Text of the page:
In the midst of a Lower Mainland transportation plebiscite, TransLink has given walking papers to two transit experts.
The Georgia Straight has learned that the director of strategic planning and policy, Tamim Raad, and the director of systems planning and research, Brian Mills, are on the way out.
This comes less than three months after the board of directors replaced CEO Ian Jarvis with interim CEO Doug Allen.
The Straight has asked TransLink media relations for a comment. Nobody has responded as of this writing.
Raad and Mills are both UBC graduates and each reported to recently appointed vice president of transportation strategy, Tim Savoie.
Savoie, former director of planning and development services in Port Moody, has extensive experience as a municipal planner. However, he does not have nearly as much experience in dealing with transit as Mills or Raad.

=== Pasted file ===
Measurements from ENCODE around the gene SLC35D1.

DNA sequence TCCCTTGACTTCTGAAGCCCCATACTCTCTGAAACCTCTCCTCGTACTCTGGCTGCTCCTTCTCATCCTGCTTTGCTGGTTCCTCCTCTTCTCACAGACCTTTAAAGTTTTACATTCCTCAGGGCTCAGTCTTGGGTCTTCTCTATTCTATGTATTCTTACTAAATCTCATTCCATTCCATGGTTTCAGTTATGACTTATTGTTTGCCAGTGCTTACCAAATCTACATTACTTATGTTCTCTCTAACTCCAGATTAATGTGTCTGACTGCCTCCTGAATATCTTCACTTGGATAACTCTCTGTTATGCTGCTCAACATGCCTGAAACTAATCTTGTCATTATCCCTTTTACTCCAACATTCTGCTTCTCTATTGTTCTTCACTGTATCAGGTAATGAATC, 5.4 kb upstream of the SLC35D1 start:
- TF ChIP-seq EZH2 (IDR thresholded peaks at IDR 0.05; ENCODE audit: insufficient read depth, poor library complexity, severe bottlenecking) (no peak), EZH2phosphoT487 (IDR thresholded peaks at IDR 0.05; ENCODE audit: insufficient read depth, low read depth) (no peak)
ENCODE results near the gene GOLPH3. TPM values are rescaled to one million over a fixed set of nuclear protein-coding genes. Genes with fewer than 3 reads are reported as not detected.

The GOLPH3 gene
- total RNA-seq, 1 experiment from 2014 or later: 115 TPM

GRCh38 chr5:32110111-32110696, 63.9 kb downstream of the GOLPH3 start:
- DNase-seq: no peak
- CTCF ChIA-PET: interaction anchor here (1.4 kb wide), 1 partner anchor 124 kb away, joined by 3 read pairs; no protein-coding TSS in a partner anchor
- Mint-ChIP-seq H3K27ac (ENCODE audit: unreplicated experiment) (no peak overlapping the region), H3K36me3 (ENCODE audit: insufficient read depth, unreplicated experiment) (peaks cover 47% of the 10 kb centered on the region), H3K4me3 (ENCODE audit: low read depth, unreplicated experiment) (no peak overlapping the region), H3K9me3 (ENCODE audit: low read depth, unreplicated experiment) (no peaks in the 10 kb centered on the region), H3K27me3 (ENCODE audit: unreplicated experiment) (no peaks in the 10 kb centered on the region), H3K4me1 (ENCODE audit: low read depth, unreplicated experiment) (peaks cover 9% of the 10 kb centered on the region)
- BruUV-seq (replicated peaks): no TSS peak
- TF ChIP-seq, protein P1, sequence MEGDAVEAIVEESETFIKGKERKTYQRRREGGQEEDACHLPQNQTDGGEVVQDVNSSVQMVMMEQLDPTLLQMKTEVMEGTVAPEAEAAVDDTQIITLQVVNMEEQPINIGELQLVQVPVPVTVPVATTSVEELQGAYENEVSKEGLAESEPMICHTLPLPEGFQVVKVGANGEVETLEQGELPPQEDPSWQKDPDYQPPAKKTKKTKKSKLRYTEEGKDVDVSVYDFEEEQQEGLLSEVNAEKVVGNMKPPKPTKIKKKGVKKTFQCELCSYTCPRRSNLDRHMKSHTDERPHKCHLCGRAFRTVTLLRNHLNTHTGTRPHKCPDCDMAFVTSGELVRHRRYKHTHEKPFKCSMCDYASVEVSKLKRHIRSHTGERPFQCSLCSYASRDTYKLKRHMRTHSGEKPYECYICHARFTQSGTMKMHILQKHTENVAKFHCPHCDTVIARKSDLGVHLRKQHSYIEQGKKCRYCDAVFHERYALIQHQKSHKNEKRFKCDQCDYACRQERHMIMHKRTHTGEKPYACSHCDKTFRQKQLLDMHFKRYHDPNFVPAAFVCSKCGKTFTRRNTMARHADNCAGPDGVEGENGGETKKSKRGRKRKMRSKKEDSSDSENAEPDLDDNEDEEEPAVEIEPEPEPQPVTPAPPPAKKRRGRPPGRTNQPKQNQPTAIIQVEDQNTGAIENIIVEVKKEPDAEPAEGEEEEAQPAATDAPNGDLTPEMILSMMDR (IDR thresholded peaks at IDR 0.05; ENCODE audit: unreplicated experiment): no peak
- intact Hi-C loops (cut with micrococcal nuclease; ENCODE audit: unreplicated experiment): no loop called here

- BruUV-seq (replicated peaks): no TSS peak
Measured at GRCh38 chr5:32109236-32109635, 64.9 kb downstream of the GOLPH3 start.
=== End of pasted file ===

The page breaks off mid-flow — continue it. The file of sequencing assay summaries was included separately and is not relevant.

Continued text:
Mills has been involved in this work for 27 years and led TransLink's long-term vision and strategy document, Transport 2040.
Raad has been with TransLink for 16 years. In February, he told the Georgia Straight that the regional transportation authority's goal was to create a "frequent-wide transit network" serving 70 percent of the population.
“You head out your door—in Surrey, say—and walk a few blocks," he explained. "You don’t need a schedule. A bus comes every 15 minutes. Average wait: seven-and-a-half minutes. That’s the plan.”
Last year, Raad told the Vancouver Sun that TransLink "thinks a light rail line from Commercial to UBC is workable". The Vision Vancouver–controlled council has adamantly demanded a more expensive subway. This was included in the suite of projects supported by the Mayor's Council and put before voters in the plebiscite.
Even if the plebiscite passes, the provincial and federal governments will each have to kick in nearly $700 million to build the subway. If it's constructed, trains would travel underground from VCC-Clark Station to Arbutus Street.